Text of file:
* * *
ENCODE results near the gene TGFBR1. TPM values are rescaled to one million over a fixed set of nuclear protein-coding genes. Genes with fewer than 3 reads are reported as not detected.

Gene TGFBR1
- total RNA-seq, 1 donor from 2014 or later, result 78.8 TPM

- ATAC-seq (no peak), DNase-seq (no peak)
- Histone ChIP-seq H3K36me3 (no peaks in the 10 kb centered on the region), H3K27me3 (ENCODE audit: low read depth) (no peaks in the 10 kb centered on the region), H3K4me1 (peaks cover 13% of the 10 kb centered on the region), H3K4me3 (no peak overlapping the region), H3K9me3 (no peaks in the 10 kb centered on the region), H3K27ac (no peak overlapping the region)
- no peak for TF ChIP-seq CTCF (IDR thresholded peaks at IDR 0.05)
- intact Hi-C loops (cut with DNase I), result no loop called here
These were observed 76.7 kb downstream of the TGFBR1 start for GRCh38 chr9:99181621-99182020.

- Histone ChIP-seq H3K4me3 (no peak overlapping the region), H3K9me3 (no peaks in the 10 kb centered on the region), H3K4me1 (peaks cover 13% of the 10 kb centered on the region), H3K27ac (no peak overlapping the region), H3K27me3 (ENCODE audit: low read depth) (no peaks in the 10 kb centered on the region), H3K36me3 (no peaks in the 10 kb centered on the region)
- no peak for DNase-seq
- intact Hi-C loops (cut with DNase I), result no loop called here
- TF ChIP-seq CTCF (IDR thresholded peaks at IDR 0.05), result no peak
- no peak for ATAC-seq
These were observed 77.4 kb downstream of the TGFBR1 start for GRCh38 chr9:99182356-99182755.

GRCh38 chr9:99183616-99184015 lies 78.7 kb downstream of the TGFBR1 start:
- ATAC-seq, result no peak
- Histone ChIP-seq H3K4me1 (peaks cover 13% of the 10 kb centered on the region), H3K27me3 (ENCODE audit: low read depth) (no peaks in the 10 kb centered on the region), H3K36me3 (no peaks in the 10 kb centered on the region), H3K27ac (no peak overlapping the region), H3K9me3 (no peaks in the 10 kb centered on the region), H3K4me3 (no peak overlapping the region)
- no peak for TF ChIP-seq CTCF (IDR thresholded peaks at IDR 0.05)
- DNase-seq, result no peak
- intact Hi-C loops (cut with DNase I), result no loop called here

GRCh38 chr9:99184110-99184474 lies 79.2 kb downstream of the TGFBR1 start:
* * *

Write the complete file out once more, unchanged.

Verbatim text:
ENCODE results near the gene TGFBR1. TPM values are rescaled to one million over a fixed set of nuclear protein-coding genes. Genes with fewer than 3 reads are reported as not detected.

Gene TGFBR1
- total RNA-seq, 1 donor from 2014 or later, result 78.8 TPM

- ATAC-seq (no peak), DNase-seq (no peak)
- Histone ChIP-seq H3K36me3 (no peaks in the 10 kb centered on the region), H3K27me3 (ENCODE audit: low read depth) (no peaks in the 10 kb centered on the region), H3K4me1 (peaks cover 13% of the 10 kb centered on the region), H3K4me3 (no peak overlapping the region), H3K9me3 (no peaks in the 10 kb centered on the region), H3K27ac (no peak overlapping the region)
- no peak for TF ChIP-seq CTCF (IDR thresholded peaks at IDR 0.05)
- intact Hi-C loops (cut with DNase I), result no loop called here
These were observed 76.7 kb downstream of the TGFBR1 start for GRCh38 chr9:99181621-99182020.

- Histone ChIP-seq H3K4me3 (no peak overlapping the region), H3K9me3 (no peaks in the 10 kb centered on the region), H3K4me1 (peaks cover 13% of the 10 kb centered on the region), H3K27ac (no peak overlapping the region), H3K27me3 (ENCODE audit: low read depth) (no peaks in the 10 kb centered on the region), H3K36me3 (no peaks in the 10 kb centered on the region)
- no peak for DNase-seq
- intact Hi-C loops (cut with DNase I), result no loop called here
- TF ChIP-seq CTCF (IDR thresholded peaks at IDR 0.05), result no peak
- no peak for ATAC-seq
These were observed 77.4 kb downstream of the TGFBR1 start for GRCh38 chr9:99182356-99182755.

GRCh38 chr9:99183616-99184015 lies 78.7 kb downstream of the TGFBR1 start:
- ATAC-seq, result no peak
- Histone ChIP-seq H3K4me1 (peaks cover 13% of the 10 kb centered on the region), H3K27me3 (ENCODE audit: low read depth) (no peaks in the 10 kb centered on the region), H3K36me3 (no peaks in the 10 kb centered on the region), H3K27ac (no peak overlapping the region), H3K9me3 (no peaks in the 10 kb centered on the region), H3K4me3 (no peak overlapping the region)
- no peak for TF ChIP-seq CTCF (IDR thresholded peaks at IDR 0.05)
- DNase-seq, result no peak
- intact Hi-C loops (cut with DNase I), result no loop called here

GRCh38 chr9:99184110-99184474 lies 79.2 kb downstream of the TGFBR1 start: